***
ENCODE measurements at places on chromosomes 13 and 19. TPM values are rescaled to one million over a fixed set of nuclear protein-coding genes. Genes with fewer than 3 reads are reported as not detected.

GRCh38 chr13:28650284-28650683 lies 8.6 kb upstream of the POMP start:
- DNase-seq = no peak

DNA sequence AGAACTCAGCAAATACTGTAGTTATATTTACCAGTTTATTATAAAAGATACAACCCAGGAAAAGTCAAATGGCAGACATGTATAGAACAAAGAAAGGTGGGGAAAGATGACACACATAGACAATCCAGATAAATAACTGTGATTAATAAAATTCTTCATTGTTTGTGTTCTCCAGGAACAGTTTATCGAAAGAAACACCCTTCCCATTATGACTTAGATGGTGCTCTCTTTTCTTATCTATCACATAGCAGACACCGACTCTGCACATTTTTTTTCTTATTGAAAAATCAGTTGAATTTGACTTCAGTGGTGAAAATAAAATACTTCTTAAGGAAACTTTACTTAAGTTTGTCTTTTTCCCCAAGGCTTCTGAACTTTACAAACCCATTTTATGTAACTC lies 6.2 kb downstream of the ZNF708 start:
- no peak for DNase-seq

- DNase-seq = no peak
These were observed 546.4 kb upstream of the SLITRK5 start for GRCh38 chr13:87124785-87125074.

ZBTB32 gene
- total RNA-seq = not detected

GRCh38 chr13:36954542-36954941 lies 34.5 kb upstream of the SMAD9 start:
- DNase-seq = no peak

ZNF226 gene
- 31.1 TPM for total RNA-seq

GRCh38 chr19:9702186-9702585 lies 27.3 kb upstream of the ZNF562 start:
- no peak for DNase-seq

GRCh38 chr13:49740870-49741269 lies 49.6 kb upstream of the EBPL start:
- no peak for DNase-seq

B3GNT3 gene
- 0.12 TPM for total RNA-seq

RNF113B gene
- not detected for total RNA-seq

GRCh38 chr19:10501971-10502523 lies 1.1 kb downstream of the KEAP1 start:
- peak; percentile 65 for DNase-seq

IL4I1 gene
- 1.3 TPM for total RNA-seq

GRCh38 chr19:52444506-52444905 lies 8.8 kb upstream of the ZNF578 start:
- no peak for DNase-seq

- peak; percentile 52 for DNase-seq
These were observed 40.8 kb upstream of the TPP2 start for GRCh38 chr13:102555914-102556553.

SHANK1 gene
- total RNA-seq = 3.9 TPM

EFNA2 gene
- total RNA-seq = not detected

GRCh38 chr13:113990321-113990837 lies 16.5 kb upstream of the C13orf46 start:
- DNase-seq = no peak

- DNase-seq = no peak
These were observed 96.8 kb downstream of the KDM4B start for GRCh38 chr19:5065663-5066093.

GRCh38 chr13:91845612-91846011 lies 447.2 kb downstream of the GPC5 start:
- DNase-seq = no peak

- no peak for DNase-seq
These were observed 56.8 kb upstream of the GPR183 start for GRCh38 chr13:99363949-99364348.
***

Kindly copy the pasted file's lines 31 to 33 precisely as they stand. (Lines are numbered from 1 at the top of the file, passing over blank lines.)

- total RNA-seq = 3.9 TPM

EFNA2 gene
- total RNA-seq = not detected